Straw Man Fallacy

In general, this fallacy redirects a debate from the real argument to a straw man to gain an advantage. We call this redirection, “putting up a straw man.” This straw man is a caricature or substitution of a position. There are various forms of the straw man fallacy. We’re going to look at three: representational, selectional, and hollow man.

Representational Straw Man:

The person committing this fallacy substitutes the opponent’s actual view for a less defensible one and then refutes this distorted view.


  • The opponent: Due to the economic downturn, many suggest that we lengthen the road plan to extend the completion time to five years, instead of the original two.
  • The straw man: This is no time to abandon the road plan. We need working roads more than ever, especially during this economic crisis. I can not support this.

As you see, the opponent’s position was not to abandon the road plan as the straw man suggested. The plan modified the original project to spread the costs over an extended period to help with budgeting issues.

Selectional Straw Man or The Weak Man:

This straw man consists of selecting the weakest of the opponent’s arguments and using it to represent and attack the opponent’s entire case.


  • The opponent: The redistricting of our police forces will speed up response times, reduce crime, and save the city on fuel costs.
  • The straw man: I highly doubt that your plan will reduce fuel costs. If it does, it’ll be so negligible that in practical terms, it won’t even matter. Your redistricting doesn’t make sense.

The straw man picked what they considered the weakest of the reasons supporting the redistricting plan, fuel costs, and used it to attack the whole idea.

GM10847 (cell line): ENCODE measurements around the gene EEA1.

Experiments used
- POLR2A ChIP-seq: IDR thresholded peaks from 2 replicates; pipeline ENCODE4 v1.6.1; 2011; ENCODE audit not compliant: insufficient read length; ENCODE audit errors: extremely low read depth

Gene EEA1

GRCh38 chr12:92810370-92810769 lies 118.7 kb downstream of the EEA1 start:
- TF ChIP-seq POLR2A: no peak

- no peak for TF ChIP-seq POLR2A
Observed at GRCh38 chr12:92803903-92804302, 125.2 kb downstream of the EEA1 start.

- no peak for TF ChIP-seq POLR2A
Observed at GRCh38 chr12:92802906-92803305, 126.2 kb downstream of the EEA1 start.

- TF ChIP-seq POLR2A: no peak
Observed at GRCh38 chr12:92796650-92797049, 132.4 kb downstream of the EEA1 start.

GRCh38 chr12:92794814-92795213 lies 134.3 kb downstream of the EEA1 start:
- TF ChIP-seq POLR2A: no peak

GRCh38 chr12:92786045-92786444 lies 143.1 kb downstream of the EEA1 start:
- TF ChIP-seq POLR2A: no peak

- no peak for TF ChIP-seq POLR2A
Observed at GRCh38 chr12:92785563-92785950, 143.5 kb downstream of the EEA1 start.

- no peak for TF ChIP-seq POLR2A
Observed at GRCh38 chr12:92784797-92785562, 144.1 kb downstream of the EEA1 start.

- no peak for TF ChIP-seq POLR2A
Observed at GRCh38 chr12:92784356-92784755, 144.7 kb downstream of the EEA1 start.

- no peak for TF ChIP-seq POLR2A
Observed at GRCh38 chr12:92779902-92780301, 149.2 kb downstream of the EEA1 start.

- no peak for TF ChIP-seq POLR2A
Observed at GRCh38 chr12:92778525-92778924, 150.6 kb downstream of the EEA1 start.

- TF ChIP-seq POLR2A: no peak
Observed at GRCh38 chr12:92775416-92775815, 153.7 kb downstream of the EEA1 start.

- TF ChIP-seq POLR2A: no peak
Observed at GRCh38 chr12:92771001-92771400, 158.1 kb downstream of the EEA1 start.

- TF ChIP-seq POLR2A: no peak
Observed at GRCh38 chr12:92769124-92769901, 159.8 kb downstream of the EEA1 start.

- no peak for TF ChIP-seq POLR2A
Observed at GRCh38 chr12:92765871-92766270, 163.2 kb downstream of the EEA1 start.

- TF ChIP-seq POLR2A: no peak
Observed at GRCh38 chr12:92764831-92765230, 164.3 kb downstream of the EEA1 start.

Hollow man:

This fallacy doesn’t attack an opponent’s views. Instead, it creates a fictional position of a vague opponent to cast aspersion.


  • The straw man: Some democrats want the U.S. government to collapse to implement an abortion-first policy to control population growth. We should not support the Democratic party under any circumstances.

As you can see, we have a vague opponent, “some democrats,” and a fictional policy, “abortion-first.” Thus, casting doubt on the Democratic party and what they represent.

Implications of the Straw Man:

Besides being a dishonest means of winning an argument, the straw man has further implications. When this fallacy is successful, it creates a false impression about the opponent and their arguments. These impressions are unnecessarily negative and can contribute to polarization. It also prevents us from learning and understanding the real views that would have taken place, preventing us from becoming more informed.

Avoiding the Straw Man:

For this fallacy to work, the audience has to be uninformed about the topic at hand. So the prescription is to become more informed about the different sides of an issue. We become more informed by reading, listening, and engaging a wide variety of views. We often live in an information bubble where we mostly consume opinions that are similar to our own. This bubble is caused by and contributes to confirmation bias, making us more susceptible to straw man fallacies.

To learn more about logical fallacies, check out our Critical Thinking Resource page.


  • Bad Arguments: 100 of the Most Important Fallacies in Western Philosophy. Edited by Robert Arp, Steven Barbone, and Michael Bruce.
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